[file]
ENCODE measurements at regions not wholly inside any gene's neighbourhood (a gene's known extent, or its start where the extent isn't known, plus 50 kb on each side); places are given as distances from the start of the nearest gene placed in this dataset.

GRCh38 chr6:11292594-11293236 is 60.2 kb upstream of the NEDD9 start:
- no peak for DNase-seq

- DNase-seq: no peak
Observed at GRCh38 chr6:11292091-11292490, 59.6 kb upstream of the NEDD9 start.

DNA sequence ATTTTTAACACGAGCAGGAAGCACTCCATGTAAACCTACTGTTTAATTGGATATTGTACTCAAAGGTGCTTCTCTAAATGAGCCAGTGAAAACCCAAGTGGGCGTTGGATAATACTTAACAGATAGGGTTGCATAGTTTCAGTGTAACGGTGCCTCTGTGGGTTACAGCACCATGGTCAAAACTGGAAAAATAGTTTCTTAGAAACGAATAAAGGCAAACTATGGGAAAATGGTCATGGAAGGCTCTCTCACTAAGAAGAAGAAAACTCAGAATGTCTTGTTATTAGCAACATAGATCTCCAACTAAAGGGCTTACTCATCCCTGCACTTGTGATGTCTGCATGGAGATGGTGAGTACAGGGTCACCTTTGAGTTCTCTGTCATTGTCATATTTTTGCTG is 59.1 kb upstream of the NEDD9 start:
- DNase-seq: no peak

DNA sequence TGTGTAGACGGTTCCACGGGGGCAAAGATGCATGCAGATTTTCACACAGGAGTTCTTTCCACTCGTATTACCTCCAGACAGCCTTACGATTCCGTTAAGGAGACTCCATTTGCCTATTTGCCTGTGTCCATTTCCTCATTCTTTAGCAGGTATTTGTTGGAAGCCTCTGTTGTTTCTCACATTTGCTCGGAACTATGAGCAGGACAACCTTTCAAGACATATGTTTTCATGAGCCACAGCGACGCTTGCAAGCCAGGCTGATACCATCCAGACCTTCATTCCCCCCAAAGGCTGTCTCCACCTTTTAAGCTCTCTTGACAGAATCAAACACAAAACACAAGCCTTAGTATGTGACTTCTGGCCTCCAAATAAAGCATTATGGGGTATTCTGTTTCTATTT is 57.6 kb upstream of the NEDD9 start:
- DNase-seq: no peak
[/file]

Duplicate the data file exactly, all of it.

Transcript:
ENCODE measurements at regions not wholly inside any gene's neighbourhood (a gene's known extent, or its start where the extent isn't known, plus 50 kb on each side); places are given as distances from the start of the nearest gene placed in this dataset.

GRCh38 chr6:11292594-11293236 is 60.2 kb upstream of the NEDD9 start:
- no peak for DNase-seq

- DNase-seq: no peak
Observed at GRCh38 chr6:11292091-11292490, 59.6 kb upstream of the NEDD9 start.

DNA sequence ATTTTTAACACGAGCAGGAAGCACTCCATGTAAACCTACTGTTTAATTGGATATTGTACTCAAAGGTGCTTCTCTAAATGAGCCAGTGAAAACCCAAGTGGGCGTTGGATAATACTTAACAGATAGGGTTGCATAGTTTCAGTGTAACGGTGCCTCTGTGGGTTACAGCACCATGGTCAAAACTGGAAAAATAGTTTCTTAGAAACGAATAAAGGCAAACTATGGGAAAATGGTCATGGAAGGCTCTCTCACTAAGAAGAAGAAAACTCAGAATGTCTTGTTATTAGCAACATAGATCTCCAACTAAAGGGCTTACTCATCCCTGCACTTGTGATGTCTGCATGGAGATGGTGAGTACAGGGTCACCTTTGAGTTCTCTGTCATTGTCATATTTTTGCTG is 59.1 kb upstream of the NEDD9 start:
- DNase-seq: no peak

DNA sequence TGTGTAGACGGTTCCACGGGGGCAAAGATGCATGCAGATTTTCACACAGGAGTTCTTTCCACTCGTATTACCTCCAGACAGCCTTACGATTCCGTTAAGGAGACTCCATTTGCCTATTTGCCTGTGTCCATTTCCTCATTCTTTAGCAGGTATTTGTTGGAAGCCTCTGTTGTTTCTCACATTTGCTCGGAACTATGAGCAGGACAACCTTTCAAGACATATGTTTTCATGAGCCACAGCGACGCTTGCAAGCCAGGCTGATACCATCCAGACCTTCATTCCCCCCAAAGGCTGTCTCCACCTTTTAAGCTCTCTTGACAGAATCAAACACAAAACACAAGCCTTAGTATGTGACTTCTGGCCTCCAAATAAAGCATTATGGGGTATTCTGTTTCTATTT is 57.6 kb upstream of the NEDD9 start:
- DNase-seq: no peak